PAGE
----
Some problems can actually be solved elegantly with a blockchain, for example the conclusion of digital contracts. However, the procedure is too complex for most other problems. After all, the blockchain is a distributed system per se, and such systems always involve a certain complexity. Therefore, the decision to build a system based on a blockchain should be well considered.
The basic motivation for using a blockchain-based technology is often the requirement to be able to track changes. Who made which change, when and for what reason?
Even if the hype surrounding the concept of the blockchain suggests something else, the idea of saving changes in a traceable way is not new. Therefore, there are alternatives to using a blockchain, which are preferable depending on the application. One of these alternatives is the so-called event-sourcing.
The idea behind this approach is not to save the current state of the data, but the changes that have led to the current state over time. Ideally, these changes are mapped to semantic domain events. On the way, it is not only possible to trace which changes were made when and by whom, but also why.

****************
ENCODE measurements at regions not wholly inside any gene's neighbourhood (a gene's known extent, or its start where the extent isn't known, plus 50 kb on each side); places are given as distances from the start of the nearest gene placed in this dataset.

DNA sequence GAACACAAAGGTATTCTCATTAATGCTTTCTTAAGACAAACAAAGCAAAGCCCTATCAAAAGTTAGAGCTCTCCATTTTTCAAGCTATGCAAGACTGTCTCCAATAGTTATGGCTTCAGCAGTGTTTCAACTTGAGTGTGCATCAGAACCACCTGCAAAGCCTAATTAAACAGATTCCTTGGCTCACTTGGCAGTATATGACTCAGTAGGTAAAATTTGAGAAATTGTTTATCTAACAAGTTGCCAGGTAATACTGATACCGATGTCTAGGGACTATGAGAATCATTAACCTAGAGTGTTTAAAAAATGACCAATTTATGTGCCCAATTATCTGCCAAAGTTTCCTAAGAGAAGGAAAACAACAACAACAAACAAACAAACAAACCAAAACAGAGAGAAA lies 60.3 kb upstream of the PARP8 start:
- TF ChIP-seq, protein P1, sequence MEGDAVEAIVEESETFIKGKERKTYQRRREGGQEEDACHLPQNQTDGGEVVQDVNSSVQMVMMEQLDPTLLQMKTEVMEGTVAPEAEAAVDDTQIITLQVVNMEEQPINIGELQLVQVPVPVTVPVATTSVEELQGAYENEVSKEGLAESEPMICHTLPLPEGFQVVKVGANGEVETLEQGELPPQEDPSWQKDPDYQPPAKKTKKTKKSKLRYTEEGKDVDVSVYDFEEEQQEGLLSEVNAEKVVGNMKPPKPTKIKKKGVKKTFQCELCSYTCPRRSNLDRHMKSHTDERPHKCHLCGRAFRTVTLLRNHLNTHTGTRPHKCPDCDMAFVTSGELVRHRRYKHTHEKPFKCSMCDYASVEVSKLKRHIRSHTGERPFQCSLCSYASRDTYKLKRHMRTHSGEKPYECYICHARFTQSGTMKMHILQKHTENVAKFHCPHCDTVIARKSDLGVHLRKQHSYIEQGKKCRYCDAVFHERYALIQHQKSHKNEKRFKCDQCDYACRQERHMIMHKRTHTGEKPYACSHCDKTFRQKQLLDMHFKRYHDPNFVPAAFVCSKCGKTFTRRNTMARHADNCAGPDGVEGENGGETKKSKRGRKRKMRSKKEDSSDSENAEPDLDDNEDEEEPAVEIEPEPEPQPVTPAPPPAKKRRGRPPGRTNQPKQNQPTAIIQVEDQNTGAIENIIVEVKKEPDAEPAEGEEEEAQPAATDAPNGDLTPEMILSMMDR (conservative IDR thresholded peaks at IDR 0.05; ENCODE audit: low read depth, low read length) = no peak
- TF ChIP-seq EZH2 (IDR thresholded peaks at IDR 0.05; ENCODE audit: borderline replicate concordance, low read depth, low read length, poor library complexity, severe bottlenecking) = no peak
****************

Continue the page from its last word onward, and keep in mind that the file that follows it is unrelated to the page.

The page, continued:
Event sourcing without CQRS and DDD
Event-sourcing is often mentioned in combination with CQRS and domain-driven design (DDD). This occasionally gives the impression that event-sourcing must necessarily be used in conjunction with these concepts. However, this is not the case.
In a sense, a blockchain is nothing more than one way of implementing a distributed event-store. The disadvantage of this approach, however, is that the blockchain does not guarantee the integrity of data – changes may be discarded if the majority of the network decides to do so.
This is exactly what event-sourcing avoids: Since a central instance controls the integrity of the data, you can rely on it to a greater extent. Especially as an alternative to CRUD, event-sourcing is an interesting approach that includes support for historical data by default and enables highly interesting analyses.